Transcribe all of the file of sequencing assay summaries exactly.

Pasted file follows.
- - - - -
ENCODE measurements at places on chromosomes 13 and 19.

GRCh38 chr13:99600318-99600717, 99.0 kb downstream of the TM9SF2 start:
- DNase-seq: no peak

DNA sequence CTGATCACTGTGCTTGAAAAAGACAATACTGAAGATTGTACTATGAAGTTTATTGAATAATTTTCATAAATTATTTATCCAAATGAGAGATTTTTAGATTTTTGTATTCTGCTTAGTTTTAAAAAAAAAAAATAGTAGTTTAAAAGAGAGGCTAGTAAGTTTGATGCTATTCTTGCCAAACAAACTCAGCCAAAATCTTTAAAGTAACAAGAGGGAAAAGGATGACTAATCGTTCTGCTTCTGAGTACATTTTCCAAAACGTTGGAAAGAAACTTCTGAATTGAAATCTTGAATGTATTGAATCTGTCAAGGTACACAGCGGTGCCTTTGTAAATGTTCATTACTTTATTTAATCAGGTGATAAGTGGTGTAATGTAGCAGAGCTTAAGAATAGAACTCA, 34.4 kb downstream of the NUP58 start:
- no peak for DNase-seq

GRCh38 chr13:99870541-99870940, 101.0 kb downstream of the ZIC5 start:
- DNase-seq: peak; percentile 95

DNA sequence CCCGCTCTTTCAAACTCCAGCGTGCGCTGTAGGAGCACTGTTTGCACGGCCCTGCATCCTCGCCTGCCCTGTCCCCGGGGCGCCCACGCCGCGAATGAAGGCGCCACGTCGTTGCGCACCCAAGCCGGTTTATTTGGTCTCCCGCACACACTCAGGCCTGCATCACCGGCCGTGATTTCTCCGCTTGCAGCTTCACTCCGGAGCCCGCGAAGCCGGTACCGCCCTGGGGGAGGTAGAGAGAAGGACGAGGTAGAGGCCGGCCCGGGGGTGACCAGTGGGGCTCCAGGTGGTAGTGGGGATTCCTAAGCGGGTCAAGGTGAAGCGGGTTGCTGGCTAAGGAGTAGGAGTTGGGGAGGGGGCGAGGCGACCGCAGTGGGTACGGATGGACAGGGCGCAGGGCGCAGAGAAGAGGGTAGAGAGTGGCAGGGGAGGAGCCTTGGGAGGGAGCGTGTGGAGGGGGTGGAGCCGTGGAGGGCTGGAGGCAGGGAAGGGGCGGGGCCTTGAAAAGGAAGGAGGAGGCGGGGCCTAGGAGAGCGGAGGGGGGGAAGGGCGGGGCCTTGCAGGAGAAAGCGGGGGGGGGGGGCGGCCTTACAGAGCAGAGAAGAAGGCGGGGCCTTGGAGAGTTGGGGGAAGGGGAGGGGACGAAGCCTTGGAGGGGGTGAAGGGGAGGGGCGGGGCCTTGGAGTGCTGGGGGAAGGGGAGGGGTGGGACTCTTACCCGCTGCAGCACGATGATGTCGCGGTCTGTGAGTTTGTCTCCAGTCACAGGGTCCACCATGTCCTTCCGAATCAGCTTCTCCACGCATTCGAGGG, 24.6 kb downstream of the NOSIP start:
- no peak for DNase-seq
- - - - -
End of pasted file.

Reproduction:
ENCODE measurements at places on chromosomes 13 and 19.

GRCh38 chr13:99600318-99600717, 99.0 kb downstream of the TM9SF2 start:
- DNase-seq: no peak

DNA sequence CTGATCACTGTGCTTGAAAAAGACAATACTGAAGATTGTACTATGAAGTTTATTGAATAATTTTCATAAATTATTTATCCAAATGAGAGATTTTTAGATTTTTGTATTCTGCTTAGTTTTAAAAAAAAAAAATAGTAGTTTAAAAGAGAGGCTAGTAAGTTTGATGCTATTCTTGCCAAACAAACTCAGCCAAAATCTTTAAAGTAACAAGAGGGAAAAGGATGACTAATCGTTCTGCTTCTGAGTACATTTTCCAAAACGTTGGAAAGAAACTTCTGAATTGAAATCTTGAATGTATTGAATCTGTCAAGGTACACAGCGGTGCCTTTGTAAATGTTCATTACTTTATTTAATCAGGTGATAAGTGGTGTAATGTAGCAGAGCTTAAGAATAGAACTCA, 34.4 kb downstream of the NUP58 start:
- no peak for DNase-seq

GRCh38 chr13:99870541-99870940, 101.0 kb downstream of the ZIC5 start:
- DNase-seq: peak; percentile 95

DNA sequence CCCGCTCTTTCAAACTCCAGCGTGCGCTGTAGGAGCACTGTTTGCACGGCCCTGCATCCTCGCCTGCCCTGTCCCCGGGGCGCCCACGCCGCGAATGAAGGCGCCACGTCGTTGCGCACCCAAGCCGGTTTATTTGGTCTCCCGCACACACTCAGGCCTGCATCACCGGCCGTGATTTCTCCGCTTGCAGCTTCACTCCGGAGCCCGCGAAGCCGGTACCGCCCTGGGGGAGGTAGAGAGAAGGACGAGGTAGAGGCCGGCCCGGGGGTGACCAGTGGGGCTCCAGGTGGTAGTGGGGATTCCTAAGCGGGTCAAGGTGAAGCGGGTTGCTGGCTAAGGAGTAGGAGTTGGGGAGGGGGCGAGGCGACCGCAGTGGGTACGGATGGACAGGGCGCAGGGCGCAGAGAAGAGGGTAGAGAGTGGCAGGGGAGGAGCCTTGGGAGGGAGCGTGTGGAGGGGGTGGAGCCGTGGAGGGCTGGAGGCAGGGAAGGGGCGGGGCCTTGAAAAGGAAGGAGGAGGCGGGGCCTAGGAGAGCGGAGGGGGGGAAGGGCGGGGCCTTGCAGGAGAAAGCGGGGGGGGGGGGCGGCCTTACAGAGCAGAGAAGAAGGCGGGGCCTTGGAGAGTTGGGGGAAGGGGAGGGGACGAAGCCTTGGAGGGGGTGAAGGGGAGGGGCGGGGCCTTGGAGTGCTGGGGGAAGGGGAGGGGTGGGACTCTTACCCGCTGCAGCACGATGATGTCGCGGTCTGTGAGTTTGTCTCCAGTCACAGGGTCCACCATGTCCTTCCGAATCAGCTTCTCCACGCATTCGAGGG, 24.6 kb downstream of the NOSIP start:
- no peak for DNase-seq